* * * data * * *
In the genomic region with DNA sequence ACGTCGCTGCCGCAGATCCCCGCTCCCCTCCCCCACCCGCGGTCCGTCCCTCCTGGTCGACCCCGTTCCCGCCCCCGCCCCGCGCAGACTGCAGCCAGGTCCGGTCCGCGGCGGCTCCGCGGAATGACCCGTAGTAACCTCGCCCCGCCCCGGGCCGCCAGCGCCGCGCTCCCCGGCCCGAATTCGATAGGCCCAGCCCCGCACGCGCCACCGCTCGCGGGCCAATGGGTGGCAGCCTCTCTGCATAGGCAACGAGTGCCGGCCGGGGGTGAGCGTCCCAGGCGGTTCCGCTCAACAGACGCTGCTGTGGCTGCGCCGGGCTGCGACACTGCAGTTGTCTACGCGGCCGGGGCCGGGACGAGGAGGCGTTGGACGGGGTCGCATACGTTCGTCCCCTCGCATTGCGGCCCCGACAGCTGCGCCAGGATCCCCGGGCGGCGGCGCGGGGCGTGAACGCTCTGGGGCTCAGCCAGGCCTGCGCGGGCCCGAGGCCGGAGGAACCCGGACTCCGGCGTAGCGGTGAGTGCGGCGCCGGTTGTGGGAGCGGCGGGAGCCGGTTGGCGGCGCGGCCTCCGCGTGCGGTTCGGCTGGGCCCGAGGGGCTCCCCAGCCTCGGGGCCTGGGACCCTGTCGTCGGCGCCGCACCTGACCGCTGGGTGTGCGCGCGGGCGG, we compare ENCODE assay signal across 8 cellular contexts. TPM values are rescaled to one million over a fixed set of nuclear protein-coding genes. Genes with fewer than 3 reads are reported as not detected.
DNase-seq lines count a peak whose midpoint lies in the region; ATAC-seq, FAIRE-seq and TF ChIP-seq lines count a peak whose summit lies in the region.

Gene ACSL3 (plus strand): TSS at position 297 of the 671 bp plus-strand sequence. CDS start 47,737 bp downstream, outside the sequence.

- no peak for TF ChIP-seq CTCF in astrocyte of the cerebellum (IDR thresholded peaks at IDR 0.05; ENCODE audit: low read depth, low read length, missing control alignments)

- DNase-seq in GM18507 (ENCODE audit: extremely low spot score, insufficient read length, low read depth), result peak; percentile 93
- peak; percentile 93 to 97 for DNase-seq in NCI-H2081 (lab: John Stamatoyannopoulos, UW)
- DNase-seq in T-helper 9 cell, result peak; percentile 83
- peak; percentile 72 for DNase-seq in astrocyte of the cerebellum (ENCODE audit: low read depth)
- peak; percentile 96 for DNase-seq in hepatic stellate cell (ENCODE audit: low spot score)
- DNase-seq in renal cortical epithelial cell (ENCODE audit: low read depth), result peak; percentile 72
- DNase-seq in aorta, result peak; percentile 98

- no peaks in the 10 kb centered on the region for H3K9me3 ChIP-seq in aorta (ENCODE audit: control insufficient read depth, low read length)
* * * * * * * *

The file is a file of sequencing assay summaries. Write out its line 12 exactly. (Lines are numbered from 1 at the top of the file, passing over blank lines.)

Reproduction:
- no peaks in the 10 kb centered on the region for H3K9me3 ChIP-seq in aorta (ENCODE audit: control insufficient read depth, low read length)